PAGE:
The most remarkable parts of former FBI Director James Comey’s memoir aren’t the ones on President Trump. After all, we knew most of that already, Fareed writes in his Washington Post column. Instead, it’s the discussion of the legal disputes in the Bush administration – and that should give us some cause for optimism right now.

“What is striking about these episodes is not only that Comey and [Robert] Mueller were subordinates who owed their jobs to Bush, but also that they were Republicans. Yet the two of them have consistently put their obligations to the law and the country above personal loyalty and partisan politics.”

“One of the oft-repeated criticisms of America is that it has too many lawyers. Maybe, but one of the country’s great strengths is its legal culture. As I’ve written before, Alexis de Tocqueville worried that without a class of patriotic and selfless aristocrats, the United States could fall prey to demagogues and populists. But he took comfort in the fact that, as he put it, American aristocracy can be found ‘at the bar or on the bench.’”

“Comey’s memoir reveals that America does indeed have a deep state. It is one of law and lawyers. And we should be deeply grateful for it.”

Get Ready for the “Axis of Autocracy”?

It’s still far from a full military alliance, but ties between the armed forces of China and Russia underscore the growing tendency of America’s rivals to work together, writes Hal Brands for Bloomberg View. As the US-led liberal order comes under increasing strain, the timing could barely be worse.

“Most visibly, the two countries have conducted combined naval exercises in the South China and Baltic Seas and in the Sea of Japan, areas in which Chinese and Russian tensions with Washington are particularly sharp. Altogether, cooperation between Moscow and Beijing is more significant than at any time since the Mao-Khrushchev split more than half a century ago,” Brands writes.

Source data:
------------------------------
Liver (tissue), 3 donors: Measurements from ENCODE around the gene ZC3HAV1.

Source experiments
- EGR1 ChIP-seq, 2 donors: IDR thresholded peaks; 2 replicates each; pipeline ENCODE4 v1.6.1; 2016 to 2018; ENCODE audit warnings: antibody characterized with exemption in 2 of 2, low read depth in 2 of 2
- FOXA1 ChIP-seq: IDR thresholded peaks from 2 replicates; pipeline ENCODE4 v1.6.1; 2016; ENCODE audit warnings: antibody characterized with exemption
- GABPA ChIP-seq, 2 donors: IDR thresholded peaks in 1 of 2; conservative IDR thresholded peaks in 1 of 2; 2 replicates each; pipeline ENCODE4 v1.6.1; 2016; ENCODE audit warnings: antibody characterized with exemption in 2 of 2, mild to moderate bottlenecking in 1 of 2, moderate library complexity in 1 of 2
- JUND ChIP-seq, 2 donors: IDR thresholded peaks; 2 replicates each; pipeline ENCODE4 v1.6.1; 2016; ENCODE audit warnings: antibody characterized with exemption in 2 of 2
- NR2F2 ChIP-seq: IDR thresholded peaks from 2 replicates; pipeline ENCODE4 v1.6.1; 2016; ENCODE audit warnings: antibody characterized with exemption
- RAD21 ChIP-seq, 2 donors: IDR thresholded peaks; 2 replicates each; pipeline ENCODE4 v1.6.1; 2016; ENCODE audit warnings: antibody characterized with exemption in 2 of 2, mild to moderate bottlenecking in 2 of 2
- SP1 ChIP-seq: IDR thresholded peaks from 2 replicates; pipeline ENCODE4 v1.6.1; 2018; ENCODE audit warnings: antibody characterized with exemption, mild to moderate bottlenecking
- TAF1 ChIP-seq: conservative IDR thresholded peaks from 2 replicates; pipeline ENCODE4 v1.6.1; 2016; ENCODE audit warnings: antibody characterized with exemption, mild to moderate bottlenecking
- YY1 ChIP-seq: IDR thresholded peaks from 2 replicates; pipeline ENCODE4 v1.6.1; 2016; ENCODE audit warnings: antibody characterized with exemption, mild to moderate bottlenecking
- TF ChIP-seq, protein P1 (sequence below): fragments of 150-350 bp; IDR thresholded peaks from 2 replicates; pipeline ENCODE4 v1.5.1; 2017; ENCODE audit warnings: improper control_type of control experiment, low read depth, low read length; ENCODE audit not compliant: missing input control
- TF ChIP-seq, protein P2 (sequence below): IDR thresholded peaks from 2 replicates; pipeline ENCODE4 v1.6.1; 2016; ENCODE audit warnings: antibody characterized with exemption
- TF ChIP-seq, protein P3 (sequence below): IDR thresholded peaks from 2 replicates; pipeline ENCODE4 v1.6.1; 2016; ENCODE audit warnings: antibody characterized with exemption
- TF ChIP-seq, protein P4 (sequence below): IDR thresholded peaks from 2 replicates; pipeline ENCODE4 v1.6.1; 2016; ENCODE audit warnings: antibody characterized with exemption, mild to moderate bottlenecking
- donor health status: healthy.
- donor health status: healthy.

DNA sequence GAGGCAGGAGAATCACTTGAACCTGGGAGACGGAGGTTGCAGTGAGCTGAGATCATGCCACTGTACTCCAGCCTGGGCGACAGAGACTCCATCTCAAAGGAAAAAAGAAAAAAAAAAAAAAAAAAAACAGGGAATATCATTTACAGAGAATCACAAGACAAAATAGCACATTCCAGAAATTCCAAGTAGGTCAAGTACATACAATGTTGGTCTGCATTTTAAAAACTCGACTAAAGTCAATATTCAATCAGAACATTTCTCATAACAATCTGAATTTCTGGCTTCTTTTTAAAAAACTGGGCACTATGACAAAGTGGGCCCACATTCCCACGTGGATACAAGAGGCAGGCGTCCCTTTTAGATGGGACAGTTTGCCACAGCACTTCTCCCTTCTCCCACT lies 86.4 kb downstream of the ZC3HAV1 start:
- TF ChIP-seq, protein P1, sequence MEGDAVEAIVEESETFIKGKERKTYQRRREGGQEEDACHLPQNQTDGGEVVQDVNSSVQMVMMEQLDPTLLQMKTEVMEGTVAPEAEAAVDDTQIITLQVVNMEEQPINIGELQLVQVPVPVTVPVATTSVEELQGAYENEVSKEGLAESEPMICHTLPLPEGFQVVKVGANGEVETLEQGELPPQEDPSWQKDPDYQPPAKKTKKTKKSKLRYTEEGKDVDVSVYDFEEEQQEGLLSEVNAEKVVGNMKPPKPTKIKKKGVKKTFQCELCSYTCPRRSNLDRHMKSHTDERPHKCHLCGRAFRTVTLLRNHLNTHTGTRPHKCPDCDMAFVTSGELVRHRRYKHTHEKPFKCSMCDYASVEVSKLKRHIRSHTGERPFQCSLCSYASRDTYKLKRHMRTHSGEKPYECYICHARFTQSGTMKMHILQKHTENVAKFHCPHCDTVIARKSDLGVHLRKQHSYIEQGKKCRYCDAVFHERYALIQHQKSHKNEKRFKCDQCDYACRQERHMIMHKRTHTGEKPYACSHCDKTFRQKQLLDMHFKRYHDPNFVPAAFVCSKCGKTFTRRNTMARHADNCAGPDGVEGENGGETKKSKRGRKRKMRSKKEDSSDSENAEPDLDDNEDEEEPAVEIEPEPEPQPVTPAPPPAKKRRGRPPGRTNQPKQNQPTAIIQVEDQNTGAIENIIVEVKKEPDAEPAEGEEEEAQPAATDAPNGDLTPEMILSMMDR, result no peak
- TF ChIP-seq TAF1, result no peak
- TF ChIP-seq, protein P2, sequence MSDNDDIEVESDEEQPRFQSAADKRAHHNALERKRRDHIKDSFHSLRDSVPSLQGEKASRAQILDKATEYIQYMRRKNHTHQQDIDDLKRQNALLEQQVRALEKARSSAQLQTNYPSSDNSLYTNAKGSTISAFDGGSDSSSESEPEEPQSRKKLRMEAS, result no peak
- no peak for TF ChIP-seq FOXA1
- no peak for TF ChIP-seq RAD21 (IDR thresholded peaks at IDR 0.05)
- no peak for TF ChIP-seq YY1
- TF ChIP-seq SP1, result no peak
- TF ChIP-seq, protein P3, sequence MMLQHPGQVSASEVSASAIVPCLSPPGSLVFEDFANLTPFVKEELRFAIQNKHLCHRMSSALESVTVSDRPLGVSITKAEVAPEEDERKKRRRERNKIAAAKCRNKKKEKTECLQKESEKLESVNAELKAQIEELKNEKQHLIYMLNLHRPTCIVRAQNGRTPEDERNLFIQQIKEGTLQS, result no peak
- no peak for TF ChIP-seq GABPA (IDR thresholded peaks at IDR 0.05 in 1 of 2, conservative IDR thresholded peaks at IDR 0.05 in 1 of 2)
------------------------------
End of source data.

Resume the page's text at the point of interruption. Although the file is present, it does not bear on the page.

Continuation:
“These alliances are all the more noteworthy for the fact that America’s rivals are not, by any means, natural partners. Russia and China continue to compete for influence in Central Asia and elsewhere; the growth of Chinese power may ultimately pose as much of a threat to Russia — a country with which it shares a long land border — as it does to anyone else. One would also expect to see some inevitable tensions between Iran, which is bidding to become the dominant power within the Middle East, and Russia, which is increasingly throwing its weight around in the region.

“Yet if the cooperation between US rivals has rightly been described as more opportunistic than systematic, it is striking that these countries are finding more and more occasions when working together appears to be in their interests.”

The Trump Whisperer Comes to Washington

French President Emmanuel Macron heads to Washington next week for the first state visit of the Trump administration. But France’s rise as an alternative to Britain and Germany is about more than Macron’s personal rapport with Donald Trump, writes Celia Belin in Foreign Affairs.

“The two presidents have developed a real personal connection, sharing similarities in their accession to power—two outsiders vanquishing the political establishment, two disruptive personalities who relish transgression—and in their direct, blunt talk,” Belin writes.

Meanwhile, in a “complete reversal of fortune from 15 years ago, France is now celebrated in Washington as a reliable military ally, able and willing to intervene to defend its security interests and those of its allies. This image overhaul is the result of a long effort on the part of three French presidents to repair relations with their American ally. After the hyperbolic debates over Iraq, President Jacques Chirac toned down the rhetoric and cooperated with the Bush administration, refraining from engaging in ‘told-you-so’ arguments,” Belin writes.

“At a time when US military experts lament Western Europe’s continued disarmament, they see France as upholding its share of responsibilities. In the Trump administration, which holds generals in great respect as well as in key civilian positions, generals’ positive views of France matter.”